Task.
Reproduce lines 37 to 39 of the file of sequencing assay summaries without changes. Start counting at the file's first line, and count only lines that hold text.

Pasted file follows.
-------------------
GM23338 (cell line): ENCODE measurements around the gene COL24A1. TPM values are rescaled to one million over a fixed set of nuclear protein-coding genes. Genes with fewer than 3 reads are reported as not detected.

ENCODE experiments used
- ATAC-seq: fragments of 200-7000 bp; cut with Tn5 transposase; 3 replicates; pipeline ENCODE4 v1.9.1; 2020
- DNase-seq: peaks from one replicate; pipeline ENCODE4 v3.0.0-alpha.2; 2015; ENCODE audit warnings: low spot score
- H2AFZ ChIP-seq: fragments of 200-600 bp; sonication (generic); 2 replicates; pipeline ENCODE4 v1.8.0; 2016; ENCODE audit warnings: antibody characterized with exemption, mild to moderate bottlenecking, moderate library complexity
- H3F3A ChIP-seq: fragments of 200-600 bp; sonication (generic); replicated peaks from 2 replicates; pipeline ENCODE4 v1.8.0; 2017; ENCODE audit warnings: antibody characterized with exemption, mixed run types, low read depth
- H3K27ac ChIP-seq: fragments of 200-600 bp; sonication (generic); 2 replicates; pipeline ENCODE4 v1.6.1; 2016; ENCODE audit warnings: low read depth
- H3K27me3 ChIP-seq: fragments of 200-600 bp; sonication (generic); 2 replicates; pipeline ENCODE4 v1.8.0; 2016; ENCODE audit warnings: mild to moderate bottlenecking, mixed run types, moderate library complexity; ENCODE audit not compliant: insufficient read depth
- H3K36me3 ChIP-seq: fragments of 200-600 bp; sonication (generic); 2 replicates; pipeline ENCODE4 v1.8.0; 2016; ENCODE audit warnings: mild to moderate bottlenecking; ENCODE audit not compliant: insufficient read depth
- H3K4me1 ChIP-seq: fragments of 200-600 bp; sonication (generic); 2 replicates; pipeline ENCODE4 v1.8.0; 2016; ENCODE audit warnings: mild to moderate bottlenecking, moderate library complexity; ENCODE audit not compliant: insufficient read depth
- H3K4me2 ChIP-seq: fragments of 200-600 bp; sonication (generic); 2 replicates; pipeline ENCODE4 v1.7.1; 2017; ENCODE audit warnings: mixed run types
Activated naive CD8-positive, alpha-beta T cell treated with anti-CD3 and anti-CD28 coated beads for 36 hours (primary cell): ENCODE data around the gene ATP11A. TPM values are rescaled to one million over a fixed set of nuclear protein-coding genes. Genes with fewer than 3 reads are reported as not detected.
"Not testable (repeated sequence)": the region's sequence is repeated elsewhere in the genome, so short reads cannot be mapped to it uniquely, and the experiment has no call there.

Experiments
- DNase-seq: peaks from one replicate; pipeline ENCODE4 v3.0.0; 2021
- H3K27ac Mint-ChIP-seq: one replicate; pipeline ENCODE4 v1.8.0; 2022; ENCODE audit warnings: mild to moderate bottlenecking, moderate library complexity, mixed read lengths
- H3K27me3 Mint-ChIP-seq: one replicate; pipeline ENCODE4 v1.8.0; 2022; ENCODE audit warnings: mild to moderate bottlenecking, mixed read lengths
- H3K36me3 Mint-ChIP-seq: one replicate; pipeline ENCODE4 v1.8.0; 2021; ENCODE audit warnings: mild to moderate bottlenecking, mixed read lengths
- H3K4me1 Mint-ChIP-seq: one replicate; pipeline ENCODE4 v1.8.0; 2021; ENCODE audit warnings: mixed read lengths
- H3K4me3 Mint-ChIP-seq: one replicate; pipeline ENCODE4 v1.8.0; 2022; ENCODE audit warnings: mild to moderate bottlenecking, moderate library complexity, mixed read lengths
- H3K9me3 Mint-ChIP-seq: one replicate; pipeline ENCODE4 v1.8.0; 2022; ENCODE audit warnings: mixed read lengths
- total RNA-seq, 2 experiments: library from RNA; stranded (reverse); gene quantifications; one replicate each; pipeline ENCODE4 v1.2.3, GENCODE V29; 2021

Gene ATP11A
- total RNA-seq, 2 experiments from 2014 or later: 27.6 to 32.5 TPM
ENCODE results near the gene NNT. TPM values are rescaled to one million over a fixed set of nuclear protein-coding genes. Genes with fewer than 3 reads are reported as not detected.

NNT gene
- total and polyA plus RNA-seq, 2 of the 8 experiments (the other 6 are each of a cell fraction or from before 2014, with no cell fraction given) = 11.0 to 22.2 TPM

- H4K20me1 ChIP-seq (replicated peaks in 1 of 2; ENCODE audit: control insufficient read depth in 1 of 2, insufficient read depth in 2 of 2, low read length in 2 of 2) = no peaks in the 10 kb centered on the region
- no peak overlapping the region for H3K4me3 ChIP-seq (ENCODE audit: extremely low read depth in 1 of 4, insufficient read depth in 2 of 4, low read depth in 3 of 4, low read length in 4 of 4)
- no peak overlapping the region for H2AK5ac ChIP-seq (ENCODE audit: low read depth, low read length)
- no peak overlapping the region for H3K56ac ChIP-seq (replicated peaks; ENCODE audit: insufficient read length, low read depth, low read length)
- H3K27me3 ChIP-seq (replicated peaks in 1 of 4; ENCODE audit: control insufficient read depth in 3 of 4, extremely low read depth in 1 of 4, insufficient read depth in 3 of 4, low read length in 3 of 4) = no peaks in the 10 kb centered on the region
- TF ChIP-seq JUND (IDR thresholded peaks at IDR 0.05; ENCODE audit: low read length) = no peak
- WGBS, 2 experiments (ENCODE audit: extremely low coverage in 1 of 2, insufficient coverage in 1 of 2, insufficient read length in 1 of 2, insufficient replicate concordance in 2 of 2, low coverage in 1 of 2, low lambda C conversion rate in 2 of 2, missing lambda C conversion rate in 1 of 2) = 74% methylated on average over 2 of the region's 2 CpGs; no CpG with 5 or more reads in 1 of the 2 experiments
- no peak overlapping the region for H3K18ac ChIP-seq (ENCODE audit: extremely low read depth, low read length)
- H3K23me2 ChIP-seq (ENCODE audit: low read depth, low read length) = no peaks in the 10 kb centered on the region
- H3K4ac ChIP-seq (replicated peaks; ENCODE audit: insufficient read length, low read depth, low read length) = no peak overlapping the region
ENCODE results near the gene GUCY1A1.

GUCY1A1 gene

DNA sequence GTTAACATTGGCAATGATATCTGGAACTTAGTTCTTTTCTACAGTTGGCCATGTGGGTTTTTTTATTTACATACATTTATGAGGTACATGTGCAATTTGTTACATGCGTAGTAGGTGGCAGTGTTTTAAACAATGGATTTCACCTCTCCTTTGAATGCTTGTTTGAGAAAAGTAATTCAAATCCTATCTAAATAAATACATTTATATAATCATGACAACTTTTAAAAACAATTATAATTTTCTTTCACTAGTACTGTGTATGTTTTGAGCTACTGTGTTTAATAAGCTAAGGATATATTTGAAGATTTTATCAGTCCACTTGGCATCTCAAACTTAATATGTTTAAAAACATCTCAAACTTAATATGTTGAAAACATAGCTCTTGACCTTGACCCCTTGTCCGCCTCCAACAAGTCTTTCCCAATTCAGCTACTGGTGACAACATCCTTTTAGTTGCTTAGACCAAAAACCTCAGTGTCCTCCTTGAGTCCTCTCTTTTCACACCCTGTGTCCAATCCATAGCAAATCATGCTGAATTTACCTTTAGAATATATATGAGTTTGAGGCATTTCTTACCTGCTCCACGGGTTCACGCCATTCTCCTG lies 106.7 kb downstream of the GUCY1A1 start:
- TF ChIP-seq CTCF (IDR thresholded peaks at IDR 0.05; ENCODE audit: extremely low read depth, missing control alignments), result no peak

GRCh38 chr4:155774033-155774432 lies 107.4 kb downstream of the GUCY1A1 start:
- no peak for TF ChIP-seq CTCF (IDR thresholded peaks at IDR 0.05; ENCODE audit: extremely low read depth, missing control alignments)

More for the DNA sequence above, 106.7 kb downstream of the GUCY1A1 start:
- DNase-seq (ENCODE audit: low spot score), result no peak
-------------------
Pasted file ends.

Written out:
- H3K4ac ChIP-seq (replicated peaks; ENCODE audit: insufficient read length, low read depth, low read length) = no peak overlapping the region
ENCODE results near the gene GUCY1A1.

GUCY1A1 gene